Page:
Reverse osmosis systems are highly effective water filtration systems… but they’re not perfect, and not all water pumped in will make it out of your taps.
What Is Reverse Osmosis?
Put simply, osmosis is the process of water with very few impurities moving to a body of water with high impurities.
So, if you had a container split in half with a semi-permeable membrane (a coffee filter, for example) and you filled one half with fruit juice and the other half with water, the water will migrate through the filter towards the fruit juice.
Reverse osmosis is the opposite. It’s the process of pulling pure, clean water from a source that’s full of impurities, like pulling water from fruit juice back through the coffee filter.
Reversing the process of osmosis is not a naturally occurring phenomenon. It requires energy in the form of a pump to push water through a filter, leaving any impurities behind. The result is clean water in your home, free of approximately 95% of impurities.
But those impurities don’t just vanish…
How Much Water is Wasted?
Instead of those impurities collecting on the filter or gathering in a tank as a solid, they are flushed out in a “reject stream”.
This stream is a very highly concentrated stream of water, full of all the contaminants that couldn’t pass through the filter.
How much water does reverse osmosis waste in the reject stream? It depends on your specific filter and the level of impurities in your water. You’ll need 2 figures to work out how much water is wasted:
- The permeate flow rate – how many gallons of purified water per minute is your filter pumping out?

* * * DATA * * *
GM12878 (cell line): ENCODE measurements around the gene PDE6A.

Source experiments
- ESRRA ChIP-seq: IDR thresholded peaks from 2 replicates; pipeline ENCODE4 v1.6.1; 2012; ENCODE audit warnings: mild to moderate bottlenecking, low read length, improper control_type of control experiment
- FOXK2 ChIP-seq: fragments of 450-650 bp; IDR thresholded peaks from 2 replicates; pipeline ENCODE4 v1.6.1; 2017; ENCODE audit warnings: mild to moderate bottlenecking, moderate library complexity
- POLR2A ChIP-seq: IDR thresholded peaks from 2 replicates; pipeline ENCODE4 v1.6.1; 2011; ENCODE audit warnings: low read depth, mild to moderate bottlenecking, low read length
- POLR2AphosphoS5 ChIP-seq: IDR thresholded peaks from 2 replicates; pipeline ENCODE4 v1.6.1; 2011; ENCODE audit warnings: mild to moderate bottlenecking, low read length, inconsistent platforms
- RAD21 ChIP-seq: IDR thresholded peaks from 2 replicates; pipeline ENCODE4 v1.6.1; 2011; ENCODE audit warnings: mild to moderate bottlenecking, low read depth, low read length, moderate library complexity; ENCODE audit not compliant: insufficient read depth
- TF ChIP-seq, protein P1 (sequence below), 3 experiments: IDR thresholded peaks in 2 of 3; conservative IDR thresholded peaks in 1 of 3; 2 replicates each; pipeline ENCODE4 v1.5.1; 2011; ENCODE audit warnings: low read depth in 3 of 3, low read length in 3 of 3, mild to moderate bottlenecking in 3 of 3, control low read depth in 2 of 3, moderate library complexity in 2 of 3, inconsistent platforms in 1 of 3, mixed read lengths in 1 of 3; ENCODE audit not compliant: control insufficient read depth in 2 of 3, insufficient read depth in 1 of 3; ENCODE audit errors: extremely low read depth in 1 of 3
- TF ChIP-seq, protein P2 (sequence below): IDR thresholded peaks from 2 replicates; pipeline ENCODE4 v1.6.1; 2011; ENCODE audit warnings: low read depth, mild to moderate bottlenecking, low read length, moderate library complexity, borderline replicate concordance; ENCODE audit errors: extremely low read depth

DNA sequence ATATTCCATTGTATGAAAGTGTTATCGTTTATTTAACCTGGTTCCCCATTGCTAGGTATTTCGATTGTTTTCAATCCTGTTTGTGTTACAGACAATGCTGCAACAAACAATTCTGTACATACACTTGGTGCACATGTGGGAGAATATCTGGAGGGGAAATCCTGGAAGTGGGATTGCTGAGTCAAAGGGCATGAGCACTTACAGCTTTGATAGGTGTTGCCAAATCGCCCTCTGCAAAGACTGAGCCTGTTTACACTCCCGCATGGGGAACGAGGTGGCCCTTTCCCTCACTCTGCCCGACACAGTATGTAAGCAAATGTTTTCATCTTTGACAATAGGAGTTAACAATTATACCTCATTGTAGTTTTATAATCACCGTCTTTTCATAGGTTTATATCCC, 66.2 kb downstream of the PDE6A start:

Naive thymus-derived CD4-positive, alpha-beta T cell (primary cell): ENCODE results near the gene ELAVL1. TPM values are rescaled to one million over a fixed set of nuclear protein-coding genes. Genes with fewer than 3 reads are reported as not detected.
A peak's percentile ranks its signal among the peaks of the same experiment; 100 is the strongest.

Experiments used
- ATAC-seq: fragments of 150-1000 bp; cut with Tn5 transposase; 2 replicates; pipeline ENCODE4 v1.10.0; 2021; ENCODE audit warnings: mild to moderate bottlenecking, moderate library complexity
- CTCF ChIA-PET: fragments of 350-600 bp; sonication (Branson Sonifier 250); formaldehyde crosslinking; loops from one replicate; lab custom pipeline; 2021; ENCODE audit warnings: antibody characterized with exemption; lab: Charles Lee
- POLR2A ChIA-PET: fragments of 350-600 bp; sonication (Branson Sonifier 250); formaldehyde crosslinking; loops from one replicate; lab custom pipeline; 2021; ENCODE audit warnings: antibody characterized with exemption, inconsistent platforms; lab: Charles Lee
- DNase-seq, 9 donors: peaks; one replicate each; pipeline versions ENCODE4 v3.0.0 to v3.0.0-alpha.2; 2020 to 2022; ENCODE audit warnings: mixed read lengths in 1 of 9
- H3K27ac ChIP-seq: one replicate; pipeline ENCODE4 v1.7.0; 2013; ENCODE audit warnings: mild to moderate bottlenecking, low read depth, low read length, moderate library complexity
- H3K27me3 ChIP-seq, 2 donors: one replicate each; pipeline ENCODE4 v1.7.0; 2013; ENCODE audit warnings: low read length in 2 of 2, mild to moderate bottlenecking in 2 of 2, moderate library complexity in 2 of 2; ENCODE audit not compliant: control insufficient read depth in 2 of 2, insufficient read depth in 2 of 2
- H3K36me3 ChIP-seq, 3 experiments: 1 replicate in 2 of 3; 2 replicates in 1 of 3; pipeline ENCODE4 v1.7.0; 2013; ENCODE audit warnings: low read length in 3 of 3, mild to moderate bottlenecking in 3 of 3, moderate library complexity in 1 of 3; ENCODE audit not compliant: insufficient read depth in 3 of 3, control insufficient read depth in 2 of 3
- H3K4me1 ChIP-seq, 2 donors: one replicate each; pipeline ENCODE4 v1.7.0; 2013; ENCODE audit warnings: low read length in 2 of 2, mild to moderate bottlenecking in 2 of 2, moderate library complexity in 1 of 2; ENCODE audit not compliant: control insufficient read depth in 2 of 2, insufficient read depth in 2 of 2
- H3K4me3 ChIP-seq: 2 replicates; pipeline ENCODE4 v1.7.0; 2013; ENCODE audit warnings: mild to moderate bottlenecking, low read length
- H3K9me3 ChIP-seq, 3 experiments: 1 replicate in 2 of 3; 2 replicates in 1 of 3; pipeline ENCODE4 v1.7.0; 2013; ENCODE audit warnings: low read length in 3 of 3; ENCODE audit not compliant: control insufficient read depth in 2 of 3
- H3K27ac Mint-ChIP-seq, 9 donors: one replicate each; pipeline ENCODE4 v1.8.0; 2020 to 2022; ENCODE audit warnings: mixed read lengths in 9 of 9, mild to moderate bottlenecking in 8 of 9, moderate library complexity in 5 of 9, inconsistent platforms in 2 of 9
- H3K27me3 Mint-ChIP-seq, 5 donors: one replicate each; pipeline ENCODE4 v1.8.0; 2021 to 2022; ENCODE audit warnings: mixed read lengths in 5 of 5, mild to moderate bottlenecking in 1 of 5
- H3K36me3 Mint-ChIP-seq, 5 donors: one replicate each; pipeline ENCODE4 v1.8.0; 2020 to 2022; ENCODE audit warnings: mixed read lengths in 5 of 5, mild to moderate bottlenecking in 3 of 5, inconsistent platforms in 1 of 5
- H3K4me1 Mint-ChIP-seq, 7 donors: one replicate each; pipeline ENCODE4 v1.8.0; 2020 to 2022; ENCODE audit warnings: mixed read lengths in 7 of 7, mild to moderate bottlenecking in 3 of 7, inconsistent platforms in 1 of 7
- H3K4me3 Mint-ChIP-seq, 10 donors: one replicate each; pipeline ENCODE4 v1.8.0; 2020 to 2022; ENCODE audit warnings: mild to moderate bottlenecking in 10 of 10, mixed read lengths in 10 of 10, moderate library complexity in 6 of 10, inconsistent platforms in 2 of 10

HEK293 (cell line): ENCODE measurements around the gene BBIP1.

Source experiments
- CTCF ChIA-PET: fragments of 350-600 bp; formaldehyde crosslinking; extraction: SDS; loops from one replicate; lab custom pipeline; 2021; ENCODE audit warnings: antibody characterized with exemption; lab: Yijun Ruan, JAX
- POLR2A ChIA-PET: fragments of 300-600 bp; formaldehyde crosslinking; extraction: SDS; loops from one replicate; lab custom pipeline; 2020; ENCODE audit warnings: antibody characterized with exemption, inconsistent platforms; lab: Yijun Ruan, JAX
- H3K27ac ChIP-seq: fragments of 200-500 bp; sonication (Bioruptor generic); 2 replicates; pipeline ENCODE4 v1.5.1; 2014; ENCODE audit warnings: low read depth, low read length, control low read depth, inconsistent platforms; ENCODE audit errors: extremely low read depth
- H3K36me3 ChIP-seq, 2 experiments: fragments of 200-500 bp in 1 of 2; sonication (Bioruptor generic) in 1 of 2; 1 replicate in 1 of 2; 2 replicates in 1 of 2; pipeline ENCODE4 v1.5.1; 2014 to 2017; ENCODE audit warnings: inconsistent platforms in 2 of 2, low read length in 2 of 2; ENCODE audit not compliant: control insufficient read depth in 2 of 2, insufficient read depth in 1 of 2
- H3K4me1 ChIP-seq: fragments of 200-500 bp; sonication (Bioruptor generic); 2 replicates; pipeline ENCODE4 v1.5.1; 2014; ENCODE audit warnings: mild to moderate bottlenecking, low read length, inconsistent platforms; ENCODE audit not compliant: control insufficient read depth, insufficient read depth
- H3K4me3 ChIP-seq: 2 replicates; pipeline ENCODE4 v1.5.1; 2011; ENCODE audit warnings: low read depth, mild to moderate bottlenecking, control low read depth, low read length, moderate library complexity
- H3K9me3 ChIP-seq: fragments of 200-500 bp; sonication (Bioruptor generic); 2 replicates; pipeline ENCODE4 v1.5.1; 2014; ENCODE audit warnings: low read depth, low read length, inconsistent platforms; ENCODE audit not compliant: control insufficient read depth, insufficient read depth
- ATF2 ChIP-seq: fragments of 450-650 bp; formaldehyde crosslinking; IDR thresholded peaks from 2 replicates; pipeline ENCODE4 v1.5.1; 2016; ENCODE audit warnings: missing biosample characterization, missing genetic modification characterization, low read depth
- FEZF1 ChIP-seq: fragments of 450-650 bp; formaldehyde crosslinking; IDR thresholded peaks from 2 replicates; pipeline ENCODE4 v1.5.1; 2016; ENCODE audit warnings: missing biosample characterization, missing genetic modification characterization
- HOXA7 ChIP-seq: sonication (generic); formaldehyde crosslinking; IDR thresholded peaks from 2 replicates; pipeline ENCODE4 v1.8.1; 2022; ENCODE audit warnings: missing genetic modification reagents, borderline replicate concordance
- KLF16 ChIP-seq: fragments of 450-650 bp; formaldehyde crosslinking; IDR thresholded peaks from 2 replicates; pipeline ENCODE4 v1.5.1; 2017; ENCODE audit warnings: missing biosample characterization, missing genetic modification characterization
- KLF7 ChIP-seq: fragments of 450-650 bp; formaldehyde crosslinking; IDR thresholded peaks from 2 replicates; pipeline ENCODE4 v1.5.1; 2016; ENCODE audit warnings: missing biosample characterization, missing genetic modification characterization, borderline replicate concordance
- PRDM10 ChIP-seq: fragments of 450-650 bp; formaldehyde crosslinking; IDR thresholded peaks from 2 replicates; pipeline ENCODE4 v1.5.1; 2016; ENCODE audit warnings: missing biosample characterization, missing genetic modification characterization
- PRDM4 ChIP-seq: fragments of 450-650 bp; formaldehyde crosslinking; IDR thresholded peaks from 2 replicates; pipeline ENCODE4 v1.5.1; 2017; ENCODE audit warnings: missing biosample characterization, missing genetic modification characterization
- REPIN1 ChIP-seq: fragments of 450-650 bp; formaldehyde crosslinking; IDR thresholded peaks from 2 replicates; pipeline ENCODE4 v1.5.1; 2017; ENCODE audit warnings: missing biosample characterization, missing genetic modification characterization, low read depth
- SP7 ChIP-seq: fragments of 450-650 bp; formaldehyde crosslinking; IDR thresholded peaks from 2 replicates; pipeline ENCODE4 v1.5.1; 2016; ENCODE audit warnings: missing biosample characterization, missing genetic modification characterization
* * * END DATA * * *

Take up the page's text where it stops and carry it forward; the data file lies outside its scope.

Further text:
- The feed flow rate – how many gallons of water per minute are entering the water filter?
So, divide the feed flow rate by the permeate flow rate, then times the sum by 100. This works out your recovery rate.
If your permeate flow rate is 5gpm and your feed flow rate is 4gpm, your recovery rate is 80%. Then you’ll know that 20% of your water is wasted through reverse osmosis.
How to Reduce Reverse Osmosis Water Waste
One solution is to run the “reject stream” back into the filter, but this can cause damage as you’re steadily increasing the impurities in the water. This puts a strain on the pump and filter.
The best way to reduce water waste is to simply put your rejected water to good use. Watering your yard, for example, is one way to use the rejected water without wasting it down the drain.
Finally, ensure that you check the pump regularly. If the pump malfunctions or gradually drops the pressure of the water, you’ll see a great increase in waste as water isn’t being pushed with enough force to make it through the filter.
Jake is a clean water enthusiast and blogger. He has spent his university days in Chicago studying various water filtration technologies and now enjoys helping people live healthier lives when it comes to water consumption.